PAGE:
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Type of binary relation From Wikipedia, the free encyclopedia

In mathematics, a binary relation R on a set X is **transitive** if, for all elements a, b, c in X, whenever R relates a to b and b to c, then R also relates a to c.

Type | Binary relation |
---|---|

Field | Elementary algebra |

Statement | A relation on a set is transitive if, for all elements , , in , whenever relates to and to , then also relates to . |

Symbolic statement |

Every partial order and every equivalence relation is transitive. For example, less than and equality among real numbers are both transitive: If *a* < *b* and *b* < *c* then *a* < *c*; and if *x* = *y* and *y* = *z* then *x* = *z*.

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indicates that the column's property is always true the row's term (at the very left), while ✗ indicates that the property is not guaranteed in general (it might, or might not, hold). For example, that every equivalence relation is symmetric, but not necessarily antisymmetric, is indicated by in the "Symmetric" column and ✗ in the "Antisymmetric" column, respectively. All definitions tacitly require the homogeneous relation be transitive: for all if and then |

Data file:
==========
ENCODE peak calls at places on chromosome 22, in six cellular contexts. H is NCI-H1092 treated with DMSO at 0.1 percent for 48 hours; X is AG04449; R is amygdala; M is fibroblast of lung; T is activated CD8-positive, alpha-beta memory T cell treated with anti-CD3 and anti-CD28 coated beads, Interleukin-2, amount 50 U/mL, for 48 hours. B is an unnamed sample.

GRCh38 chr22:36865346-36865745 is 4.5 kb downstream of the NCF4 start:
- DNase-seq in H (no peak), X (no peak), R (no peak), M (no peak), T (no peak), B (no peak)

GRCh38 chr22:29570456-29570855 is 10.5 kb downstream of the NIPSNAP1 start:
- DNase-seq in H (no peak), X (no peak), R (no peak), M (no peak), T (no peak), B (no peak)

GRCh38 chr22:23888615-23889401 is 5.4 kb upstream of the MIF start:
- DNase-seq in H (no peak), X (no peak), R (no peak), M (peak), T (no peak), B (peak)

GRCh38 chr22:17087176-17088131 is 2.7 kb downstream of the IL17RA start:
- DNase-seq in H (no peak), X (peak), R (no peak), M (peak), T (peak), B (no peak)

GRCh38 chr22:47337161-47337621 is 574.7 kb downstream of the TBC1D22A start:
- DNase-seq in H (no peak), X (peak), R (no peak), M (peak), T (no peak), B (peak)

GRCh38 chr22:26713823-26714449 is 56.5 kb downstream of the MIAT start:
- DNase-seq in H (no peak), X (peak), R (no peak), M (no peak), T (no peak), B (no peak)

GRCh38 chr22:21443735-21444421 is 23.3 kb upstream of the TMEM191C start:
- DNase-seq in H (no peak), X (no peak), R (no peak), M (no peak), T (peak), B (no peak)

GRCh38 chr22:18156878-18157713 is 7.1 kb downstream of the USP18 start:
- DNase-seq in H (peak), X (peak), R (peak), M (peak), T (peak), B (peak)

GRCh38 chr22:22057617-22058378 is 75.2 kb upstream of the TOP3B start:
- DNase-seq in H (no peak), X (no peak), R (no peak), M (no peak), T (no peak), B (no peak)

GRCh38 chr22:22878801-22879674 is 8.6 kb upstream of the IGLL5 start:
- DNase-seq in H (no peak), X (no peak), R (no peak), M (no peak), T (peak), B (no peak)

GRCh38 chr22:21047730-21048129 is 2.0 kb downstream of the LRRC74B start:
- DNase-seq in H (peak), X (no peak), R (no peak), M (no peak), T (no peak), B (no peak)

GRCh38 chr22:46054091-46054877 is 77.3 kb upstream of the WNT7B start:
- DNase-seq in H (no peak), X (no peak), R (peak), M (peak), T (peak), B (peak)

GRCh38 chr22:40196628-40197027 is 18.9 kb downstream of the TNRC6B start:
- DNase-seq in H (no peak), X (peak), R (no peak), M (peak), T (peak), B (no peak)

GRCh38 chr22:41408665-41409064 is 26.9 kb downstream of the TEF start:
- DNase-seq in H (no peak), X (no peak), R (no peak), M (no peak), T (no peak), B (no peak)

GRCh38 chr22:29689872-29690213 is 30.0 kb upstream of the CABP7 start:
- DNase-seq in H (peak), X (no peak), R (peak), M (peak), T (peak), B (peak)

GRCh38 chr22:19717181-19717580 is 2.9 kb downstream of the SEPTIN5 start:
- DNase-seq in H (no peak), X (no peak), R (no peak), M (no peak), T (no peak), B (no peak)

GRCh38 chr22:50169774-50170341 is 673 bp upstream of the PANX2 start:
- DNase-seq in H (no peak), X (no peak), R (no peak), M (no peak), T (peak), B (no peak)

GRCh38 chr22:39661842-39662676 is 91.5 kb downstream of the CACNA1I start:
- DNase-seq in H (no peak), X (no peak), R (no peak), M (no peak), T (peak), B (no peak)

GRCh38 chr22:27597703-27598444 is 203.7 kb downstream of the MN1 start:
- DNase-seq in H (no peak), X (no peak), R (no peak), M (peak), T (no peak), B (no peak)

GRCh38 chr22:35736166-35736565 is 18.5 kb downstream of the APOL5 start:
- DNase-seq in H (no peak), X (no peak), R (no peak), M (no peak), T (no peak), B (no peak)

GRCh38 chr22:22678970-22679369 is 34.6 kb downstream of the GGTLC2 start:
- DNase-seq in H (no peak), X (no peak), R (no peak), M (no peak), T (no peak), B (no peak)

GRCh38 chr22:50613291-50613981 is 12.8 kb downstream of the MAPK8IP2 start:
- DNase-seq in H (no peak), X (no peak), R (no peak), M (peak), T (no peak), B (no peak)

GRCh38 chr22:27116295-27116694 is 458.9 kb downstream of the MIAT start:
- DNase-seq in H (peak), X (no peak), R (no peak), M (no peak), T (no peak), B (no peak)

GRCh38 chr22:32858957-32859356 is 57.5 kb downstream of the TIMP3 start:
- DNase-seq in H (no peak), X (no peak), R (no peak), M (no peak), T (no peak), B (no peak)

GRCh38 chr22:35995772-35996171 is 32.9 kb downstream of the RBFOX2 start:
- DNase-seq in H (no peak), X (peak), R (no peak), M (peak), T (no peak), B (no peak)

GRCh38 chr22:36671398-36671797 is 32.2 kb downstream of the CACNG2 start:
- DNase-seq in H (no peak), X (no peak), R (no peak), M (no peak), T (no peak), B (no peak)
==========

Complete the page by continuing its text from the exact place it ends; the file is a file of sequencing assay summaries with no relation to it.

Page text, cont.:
A homogeneous relation R on the set X is a *transitive relation* if,^{[1]}

- for all
*a*,*b*,*c*∈*X*, if*a R b*and*b R c*, then*a R c*.

Or in terms of first-order logic:

- ,

where *a R b* is the infix notation for (*a*, *b*) ∈ *R*.

As a non-mathematical example, the relation "is an ancestor of" is transitive. For example, if Amy is an ancestor of Becky, and Becky is an ancestor of Carrie, then Amy is also an ancestor of Carrie.

On the other hand, "is the birth mother of" is not a transitive relation, because if Alice is the birth mother of Brenda, and Brenda is the birth mother of Claire, then it does not follow that Alice is the birth mother of Claire. In fact, this relation is antitransitive: Alice can *never* be the birth mother of Claire.

Non-transitive, non-antitransitive relations include sports fixtures (playoff schedules), 'knows' and 'talks to'.

The examples "is greater than", "is at least as great as", and "is equal to" (equality) are transitive relations on various sets. As are the set of real numbers or the set of natural numbers:

- whenever
*x*>*y*and*y*>*z*, then also*x*>*z* - whenever
*x*≥*y*and*y*≥*z*, then also*x*≥*z* - whenever
*x*=*y*and*y*=*z*, then also*x*=*z*.

More examples of transitive relations:

- "is a subset of" (set inclusion, a relation on sets)